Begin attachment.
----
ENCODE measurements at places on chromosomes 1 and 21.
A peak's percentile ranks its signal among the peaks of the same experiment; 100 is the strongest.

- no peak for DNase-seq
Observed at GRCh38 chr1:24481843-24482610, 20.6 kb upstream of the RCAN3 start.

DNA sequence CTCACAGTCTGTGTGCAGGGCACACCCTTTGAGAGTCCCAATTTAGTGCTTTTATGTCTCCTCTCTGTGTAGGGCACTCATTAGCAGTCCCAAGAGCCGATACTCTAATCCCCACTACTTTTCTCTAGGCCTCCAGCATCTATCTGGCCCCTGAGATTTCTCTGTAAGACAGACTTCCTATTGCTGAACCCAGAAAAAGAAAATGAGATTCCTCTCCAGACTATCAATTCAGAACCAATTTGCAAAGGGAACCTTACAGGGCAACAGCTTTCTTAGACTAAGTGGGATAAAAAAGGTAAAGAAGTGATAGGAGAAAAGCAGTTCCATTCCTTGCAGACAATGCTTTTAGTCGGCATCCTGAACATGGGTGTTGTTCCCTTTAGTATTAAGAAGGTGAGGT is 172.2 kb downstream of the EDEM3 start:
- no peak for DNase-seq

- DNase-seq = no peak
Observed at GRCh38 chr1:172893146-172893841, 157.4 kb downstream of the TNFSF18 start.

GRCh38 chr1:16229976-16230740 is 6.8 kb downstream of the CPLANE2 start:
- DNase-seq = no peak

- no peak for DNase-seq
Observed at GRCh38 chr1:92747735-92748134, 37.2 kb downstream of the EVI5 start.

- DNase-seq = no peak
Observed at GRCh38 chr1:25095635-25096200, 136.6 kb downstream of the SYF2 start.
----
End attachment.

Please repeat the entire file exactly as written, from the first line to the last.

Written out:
ENCODE measurements at places on chromosomes 1 and 21.
A peak's percentile ranks its signal among the peaks of the same experiment; 100 is the strongest.

- no peak for DNase-seq
Observed at GRCh38 chr1:24481843-24482610, 20.6 kb upstream of the RCAN3 start.

DNA sequence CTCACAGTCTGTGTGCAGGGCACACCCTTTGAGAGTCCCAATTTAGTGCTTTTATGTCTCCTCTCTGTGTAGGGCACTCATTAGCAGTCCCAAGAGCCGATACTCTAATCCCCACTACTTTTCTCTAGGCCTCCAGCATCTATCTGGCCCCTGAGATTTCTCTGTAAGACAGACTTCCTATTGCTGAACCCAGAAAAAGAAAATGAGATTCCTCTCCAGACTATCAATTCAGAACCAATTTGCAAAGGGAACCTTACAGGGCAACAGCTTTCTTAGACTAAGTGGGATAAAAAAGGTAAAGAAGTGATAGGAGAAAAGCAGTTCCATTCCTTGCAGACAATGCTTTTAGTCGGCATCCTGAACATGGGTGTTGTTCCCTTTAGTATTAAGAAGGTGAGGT is 172.2 kb downstream of the EDEM3 start:
- no peak for DNase-seq

- DNase-seq = no peak
Observed at GRCh38 chr1:172893146-172893841, 157.4 kb downstream of the TNFSF18 start.

GRCh38 chr1:16229976-16230740 is 6.8 kb downstream of the CPLANE2 start:
- DNase-seq = no peak

- no peak for DNase-seq
Observed at GRCh38 chr1:92747735-92748134, 37.2 kb downstream of the EVI5 start.

- DNase-seq = no peak
Observed at GRCh38 chr1:25095635-25096200, 136.6 kb downstream of the SYF2 start.